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Three reasons why patients should consider using social media


In November of 2011, I published an article in the Canadian Medical Association’s Future Practice journal on the benefits of the use of social media for physicians. Much of the feedback I received from healthcare professionals was positive. However, many commented on the lack of literature regarding patient use of social media. As a resident physician in Family Medicine, I often encourage my patients to access evidence-based information on the Internet. I have found social media to be an effective medium for this purpose and much more, for many of my patients.

The following are 3 reasons why patients could potentially benefit from the use of social media:

1. Your healthcare providers, clinics and hospitals are online and ready to interact with you.  Whether via Twitter or Facebook, more healthcare providers and health organizations are embracing social media. Patients can now follow their physicians to learn more about their clinical work and research interests. For example, Dr. Irfan Dhalla is a general internist at St. Michael’s Hospital in Toronto, Ontario, interested in health and pharmaceutical policy research. Many health clinics (e.g. Markham Stouffville Hospital’s Health For All Family Health Team) can also be found online, micro-blogging useful patient information like wait times, specialty clinics (e.g. flu shots) and announcements regarding services. Several hospitals, like the Toronto General & Western Hospital, use social media for similar purposes. Finally, various allied health professionals, like Dr. Shaleen Somji, a Toronto-based chiropractor, are readily present in the blogosphere as well.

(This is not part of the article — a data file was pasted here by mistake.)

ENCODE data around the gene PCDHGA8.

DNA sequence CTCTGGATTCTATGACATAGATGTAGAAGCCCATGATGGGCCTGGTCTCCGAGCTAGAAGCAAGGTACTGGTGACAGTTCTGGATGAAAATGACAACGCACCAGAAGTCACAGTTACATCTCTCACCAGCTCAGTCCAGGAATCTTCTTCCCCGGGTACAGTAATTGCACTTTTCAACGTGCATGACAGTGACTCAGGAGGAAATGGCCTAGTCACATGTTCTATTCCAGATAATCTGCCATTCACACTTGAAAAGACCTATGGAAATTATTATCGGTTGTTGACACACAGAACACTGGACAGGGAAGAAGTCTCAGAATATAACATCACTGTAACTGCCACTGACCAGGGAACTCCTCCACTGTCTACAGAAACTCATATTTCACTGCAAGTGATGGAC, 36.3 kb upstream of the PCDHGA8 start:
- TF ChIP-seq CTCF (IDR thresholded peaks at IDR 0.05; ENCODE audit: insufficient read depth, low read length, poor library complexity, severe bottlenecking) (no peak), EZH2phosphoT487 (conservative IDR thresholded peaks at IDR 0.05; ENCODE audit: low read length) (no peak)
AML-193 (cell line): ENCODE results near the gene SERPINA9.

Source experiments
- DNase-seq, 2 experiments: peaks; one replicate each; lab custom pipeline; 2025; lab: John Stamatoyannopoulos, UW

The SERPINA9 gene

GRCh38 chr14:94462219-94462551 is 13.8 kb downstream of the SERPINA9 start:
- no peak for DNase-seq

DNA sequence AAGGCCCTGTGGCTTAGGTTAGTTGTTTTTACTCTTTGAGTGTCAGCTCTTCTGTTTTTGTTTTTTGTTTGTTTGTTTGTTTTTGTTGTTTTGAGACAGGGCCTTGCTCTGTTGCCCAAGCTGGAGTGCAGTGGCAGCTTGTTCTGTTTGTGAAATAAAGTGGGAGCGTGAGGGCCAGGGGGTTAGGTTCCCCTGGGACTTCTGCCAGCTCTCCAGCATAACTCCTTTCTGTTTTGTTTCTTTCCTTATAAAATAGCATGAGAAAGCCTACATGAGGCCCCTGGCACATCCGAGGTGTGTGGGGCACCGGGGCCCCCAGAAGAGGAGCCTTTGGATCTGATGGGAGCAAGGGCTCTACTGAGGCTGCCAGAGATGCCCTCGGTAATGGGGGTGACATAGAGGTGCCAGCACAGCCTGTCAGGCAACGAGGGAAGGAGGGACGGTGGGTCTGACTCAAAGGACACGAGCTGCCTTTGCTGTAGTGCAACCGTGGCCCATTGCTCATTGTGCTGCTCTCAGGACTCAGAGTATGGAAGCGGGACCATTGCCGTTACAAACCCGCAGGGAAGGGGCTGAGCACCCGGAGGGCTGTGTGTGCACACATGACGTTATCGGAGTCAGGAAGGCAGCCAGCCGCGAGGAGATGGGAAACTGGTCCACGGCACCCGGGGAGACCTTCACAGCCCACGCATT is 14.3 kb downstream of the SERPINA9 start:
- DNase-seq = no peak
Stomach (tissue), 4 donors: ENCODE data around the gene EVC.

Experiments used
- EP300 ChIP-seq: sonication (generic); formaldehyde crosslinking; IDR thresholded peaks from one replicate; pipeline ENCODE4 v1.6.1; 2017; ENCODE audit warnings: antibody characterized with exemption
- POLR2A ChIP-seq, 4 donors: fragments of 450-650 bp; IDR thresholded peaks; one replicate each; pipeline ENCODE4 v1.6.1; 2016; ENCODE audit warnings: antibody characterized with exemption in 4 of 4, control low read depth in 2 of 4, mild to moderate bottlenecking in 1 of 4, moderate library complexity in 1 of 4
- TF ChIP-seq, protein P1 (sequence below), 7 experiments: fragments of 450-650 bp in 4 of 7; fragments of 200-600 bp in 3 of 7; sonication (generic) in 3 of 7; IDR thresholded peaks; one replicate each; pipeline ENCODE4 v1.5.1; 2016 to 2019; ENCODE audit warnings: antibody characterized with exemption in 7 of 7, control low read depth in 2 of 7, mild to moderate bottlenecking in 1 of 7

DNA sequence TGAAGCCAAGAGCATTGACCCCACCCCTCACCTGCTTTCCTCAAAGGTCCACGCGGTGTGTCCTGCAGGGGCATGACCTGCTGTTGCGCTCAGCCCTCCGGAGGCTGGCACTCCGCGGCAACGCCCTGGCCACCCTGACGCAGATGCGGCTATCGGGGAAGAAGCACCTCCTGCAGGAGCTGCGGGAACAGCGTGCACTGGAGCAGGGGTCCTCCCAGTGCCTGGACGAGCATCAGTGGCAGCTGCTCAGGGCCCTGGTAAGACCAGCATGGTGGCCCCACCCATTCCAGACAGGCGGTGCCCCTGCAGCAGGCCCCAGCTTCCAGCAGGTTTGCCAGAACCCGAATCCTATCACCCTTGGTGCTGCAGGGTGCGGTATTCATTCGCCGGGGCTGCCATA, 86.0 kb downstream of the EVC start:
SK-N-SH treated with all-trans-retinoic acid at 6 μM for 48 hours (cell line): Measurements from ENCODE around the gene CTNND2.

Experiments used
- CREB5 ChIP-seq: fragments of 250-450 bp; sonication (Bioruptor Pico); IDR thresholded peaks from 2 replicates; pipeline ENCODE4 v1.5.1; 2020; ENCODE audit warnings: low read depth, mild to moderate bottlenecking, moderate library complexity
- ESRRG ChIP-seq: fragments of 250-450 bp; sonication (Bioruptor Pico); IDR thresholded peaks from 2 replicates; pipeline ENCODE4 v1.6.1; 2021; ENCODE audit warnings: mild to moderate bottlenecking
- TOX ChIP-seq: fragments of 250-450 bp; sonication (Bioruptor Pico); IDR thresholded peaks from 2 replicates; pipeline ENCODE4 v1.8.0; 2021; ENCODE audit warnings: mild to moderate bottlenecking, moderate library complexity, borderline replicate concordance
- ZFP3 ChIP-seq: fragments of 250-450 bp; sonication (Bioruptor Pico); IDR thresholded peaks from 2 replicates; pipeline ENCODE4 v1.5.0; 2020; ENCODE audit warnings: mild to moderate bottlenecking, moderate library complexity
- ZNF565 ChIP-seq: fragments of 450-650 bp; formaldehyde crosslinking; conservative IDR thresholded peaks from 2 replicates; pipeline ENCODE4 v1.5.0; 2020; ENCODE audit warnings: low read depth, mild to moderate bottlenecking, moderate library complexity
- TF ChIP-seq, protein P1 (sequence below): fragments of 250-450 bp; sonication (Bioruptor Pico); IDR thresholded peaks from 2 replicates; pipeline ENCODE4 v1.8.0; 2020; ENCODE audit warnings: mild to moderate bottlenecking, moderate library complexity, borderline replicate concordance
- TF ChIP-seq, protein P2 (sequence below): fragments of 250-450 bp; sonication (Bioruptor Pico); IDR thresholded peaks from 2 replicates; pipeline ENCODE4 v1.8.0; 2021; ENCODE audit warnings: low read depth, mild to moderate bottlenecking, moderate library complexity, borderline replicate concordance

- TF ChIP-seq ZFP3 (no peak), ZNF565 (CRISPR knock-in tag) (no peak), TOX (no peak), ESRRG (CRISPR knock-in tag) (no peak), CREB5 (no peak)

2. Equip yourself with knowledge: the latest studies, news and developments in health.  Patients who customize their social media experience with the right mix of ‘channels’ of information can reap the rewards of news and perspectives on the latest studies, developments and controversies in health. Patient-friendly health information sites (e.g. About Kids Health), health advocacy organizations (e.g. Canadian Patient Safety Institute), and health journalists (e.g. Globe & Mail Public Health Reporter Andre Picard), are just a few of the groups who effectively use social media to spread their message. Social media has given patients the most power they have ever had, to better understand how to optimize their health. 

3. Patients sharing their stories in ‘virtual support groups’.  Social media has provided an online environment for patients to discuss their health. Possibly the area of greatest potential, more patients are using it to share their stories including their rises and pitfalls, side-effects of therapies and the social and psychological aspects of their illnesses, to name a few. Online chat streams for patients with breast cancer and rheumatoid arthritis are examples of a growing list that are becoming more popular.